Mimamori (見守り): Watching over the Elderly
With a rapidly aging population in Japan, tech companies are forced to increase innovation in order to help in any way they can. One device that’s been developed is a tracking system for elderly people designed to help families and nursing homes locate family members or residents who lose their way or go missing.
According to the Japan Times a record 16,927 dementia patients went missing in 2019, up 1,064 from the previous year and nearly doubling since police began collecting such data in 2012. A total of 508 missing dementia patients died in accidents or due to other reasons, the data showed. The primary cause of dementia-related wandering is “the desire to return to the home where the patients were born.”
While prevention of ‘dementia wandering’ is still an issue teh trackign devices are designed to quickly locate the patient and recturn to them to their family of aged-care facility. Once such product is a thumb-sized portable device, developed by ALSOK, which uses Bluetooth technology and works with the help of a smartphone app and can easily be placed in a pocket, wallet or even attached to an article of clothing, like a shoe. This design is better received that the fist-sized GPS trackers parents sometimes force on their children.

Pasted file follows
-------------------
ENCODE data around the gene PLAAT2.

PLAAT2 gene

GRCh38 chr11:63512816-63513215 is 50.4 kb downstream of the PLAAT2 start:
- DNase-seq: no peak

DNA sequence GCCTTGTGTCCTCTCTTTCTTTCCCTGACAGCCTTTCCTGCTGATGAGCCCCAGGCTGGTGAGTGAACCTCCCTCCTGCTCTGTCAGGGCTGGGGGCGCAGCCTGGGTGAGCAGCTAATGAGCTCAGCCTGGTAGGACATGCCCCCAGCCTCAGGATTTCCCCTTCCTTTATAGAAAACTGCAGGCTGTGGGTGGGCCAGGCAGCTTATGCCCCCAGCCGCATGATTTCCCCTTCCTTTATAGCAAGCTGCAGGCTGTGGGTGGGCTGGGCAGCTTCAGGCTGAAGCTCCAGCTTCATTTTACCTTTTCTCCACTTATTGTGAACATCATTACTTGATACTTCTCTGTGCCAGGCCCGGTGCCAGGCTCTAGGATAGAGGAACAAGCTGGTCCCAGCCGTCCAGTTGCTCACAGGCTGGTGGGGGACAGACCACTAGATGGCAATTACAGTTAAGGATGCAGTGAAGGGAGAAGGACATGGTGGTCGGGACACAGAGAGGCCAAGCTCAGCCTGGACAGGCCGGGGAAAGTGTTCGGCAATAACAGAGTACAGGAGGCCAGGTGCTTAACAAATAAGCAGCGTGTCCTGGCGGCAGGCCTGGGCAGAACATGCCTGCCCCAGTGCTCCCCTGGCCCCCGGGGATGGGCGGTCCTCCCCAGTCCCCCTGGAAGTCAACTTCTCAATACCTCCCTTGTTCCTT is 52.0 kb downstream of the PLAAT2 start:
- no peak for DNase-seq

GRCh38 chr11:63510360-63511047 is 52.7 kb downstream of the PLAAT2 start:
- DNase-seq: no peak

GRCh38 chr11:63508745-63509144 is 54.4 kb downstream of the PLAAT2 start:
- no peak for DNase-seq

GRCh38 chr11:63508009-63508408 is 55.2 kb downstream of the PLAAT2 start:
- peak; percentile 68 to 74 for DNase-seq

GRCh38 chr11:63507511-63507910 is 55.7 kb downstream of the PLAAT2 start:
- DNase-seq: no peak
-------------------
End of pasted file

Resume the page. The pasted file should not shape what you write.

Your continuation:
How it works is if an elderly person carrying the device passes by a volunteer who has the free app downloaded on their smartphone, their location is pinged and the data is sent and stored on ALSOK’s computer servers. There are also tabletop versions that can be installed in local businesses, which will also pick up the signal and log it onto the servers. Family members or staff members of nursing homes can then log into the app and check the stored data to locate the missing person or, at the least, find out in which direction they are headed. Naturally, the more people who have the app downloaded on their phones or stores that have the tabletop detectors installed, the easier and quicker it will be to pinpoint someone’s location.
A number of companies, including Yamato Transport Co. and Seven-Eleven Japan, as well as post offices, NPOs and co-op supermarkets across the country have agreed to not only install the tabletop detectors in their places of business, but also ask that their employees download the app directly onto their smartphones.
Companies around the country are anticipating strong demand for such devices and have begun further development as well as trial testing in local communities in hopes of making those communities more livable for the elderly. These cities are also seeking volunteers to strengthen the effective of such devices. With the collective effort of tech companies, local businesses and volunteers from around the community, Japan can meet its aging population head on and keep them safe from harm.
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